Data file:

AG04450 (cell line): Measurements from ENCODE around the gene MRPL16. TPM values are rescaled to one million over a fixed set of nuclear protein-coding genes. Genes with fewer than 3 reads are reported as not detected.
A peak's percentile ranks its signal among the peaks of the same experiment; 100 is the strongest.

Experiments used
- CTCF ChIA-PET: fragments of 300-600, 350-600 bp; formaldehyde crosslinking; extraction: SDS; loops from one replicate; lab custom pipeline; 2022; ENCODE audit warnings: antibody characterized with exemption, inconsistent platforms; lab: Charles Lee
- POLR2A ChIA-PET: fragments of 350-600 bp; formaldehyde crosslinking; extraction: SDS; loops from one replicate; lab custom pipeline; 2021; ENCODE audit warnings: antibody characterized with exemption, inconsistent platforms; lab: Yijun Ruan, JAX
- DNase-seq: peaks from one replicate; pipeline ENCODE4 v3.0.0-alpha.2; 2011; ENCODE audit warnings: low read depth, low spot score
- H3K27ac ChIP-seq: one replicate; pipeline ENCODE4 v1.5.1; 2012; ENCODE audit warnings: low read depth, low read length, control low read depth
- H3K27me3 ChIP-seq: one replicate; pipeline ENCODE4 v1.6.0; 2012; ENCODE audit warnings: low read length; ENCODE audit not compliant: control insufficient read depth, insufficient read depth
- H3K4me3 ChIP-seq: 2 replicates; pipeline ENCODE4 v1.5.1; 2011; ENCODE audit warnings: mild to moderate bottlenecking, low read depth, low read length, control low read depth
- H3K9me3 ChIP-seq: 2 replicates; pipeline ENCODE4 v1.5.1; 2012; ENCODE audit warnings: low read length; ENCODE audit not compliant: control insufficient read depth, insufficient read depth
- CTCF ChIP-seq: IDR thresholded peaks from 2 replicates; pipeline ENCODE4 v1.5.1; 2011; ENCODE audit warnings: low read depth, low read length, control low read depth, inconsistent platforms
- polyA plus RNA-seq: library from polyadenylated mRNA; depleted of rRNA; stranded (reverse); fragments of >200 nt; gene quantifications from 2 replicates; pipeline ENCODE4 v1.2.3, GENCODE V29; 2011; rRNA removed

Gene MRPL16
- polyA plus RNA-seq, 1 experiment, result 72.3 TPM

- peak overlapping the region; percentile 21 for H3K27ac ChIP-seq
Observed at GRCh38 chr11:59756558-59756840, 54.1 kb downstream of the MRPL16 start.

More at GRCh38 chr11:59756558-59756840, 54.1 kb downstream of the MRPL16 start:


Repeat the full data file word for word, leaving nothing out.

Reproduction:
AG04450 (cell line): Measurements from ENCODE around the gene MRPL16. TPM values are rescaled to one million over a fixed set of nuclear protein-coding genes. Genes with fewer than 3 reads are reported as not detected.
A peak's percentile ranks its signal among the peaks of the same experiment; 100 is the strongest.

Experiments used
- CTCF ChIA-PET: fragments of 300-600, 350-600 bp; formaldehyde crosslinking; extraction: SDS; loops from one replicate; lab custom pipeline; 2022; ENCODE audit warnings: antibody characterized with exemption, inconsistent platforms; lab: Charles Lee
- POLR2A ChIA-PET: fragments of 350-600 bp; formaldehyde crosslinking; extraction: SDS; loops from one replicate; lab custom pipeline; 2021; ENCODE audit warnings: antibody characterized with exemption, inconsistent platforms; lab: Yijun Ruan, JAX
- DNase-seq: peaks from one replicate; pipeline ENCODE4 v3.0.0-alpha.2; 2011; ENCODE audit warnings: low read depth, low spot score
- H3K27ac ChIP-seq: one replicate; pipeline ENCODE4 v1.5.1; 2012; ENCODE audit warnings: low read depth, low read length, control low read depth
- H3K27me3 ChIP-seq: one replicate; pipeline ENCODE4 v1.6.0; 2012; ENCODE audit warnings: low read length; ENCODE audit not compliant: control insufficient read depth, insufficient read depth
- H3K4me3 ChIP-seq: 2 replicates; pipeline ENCODE4 v1.5.1; 2011; ENCODE audit warnings: mild to moderate bottlenecking, low read depth, low read length, control low read depth
- H3K9me3 ChIP-seq: 2 replicates; pipeline ENCODE4 v1.5.1; 2012; ENCODE audit warnings: low read length; ENCODE audit not compliant: control insufficient read depth, insufficient read depth
- CTCF ChIP-seq: IDR thresholded peaks from 2 replicates; pipeline ENCODE4 v1.5.1; 2011; ENCODE audit warnings: low read depth, low read length, control low read depth, inconsistent platforms
- polyA plus RNA-seq: library from polyadenylated mRNA; depleted of rRNA; stranded (reverse); fragments of >200 nt; gene quantifications from 2 replicates; pipeline ENCODE4 v1.2.3, GENCODE V29; 2011; rRNA removed

Gene MRPL16
- polyA plus RNA-seq, 1 experiment, result 72.3 TPM

- peak overlapping the region; percentile 21 for H3K27ac ChIP-seq
Observed at GRCh38 chr11:59756558-59756840, 54.1 kb downstream of the MRPL16 start.

More at GRCh38 chr11:59756558-59756840, 54.1 kb downstream of the MRPL16 start: